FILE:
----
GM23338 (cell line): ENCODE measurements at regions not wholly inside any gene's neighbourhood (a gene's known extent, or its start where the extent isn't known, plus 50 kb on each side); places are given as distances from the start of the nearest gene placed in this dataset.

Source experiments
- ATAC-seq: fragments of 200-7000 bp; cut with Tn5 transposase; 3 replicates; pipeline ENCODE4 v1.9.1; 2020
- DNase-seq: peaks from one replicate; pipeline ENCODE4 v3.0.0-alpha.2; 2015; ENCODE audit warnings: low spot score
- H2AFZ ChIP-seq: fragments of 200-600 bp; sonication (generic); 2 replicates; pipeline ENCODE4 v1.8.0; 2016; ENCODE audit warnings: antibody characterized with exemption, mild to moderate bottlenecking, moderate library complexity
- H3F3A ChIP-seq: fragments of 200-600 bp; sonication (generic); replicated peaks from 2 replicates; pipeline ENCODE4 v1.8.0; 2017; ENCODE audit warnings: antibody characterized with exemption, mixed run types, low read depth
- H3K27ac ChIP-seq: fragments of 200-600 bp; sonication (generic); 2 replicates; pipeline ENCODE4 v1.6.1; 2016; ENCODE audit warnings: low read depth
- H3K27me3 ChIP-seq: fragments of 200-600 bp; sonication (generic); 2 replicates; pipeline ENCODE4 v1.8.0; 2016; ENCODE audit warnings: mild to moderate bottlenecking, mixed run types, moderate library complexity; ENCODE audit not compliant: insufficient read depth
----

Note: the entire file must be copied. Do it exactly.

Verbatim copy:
GM23338 (cell line): ENCODE measurements at regions not wholly inside any gene's neighbourhood (a gene's known extent, or its start where the extent isn't known, plus 50 kb on each side); places are given as distances from the start of the nearest gene placed in this dataset.

Source experiments
- ATAC-seq: fragments of 200-7000 bp; cut with Tn5 transposase; 3 replicates; pipeline ENCODE4 v1.9.1; 2020
- DNase-seq: peaks from one replicate; pipeline ENCODE4 v3.0.0-alpha.2; 2015; ENCODE audit warnings: low spot score
- H2AFZ ChIP-seq: fragments of 200-600 bp; sonication (generic); 2 replicates; pipeline ENCODE4 v1.8.0; 2016; ENCODE audit warnings: antibody characterized with exemption, mild to moderate bottlenecking, moderate library complexity
- H3F3A ChIP-seq: fragments of 200-600 bp; sonication (generic); replicated peaks from 2 replicates; pipeline ENCODE4 v1.8.0; 2017; ENCODE audit warnings: antibody characterized with exemption, mixed run types, low read depth
- H3K27ac ChIP-seq: fragments of 200-600 bp; sonication (generic); 2 replicates; pipeline ENCODE4 v1.6.1; 2016; ENCODE audit warnings: low read depth
- H3K27me3 ChIP-seq: fragments of 200-600 bp; sonication (generic); 2 replicates; pipeline ENCODE4 v1.8.0; 2016; ENCODE audit warnings: mild to moderate bottlenecking, mixed run types, moderate library complexity; ENCODE audit not compliant: insufficient read depth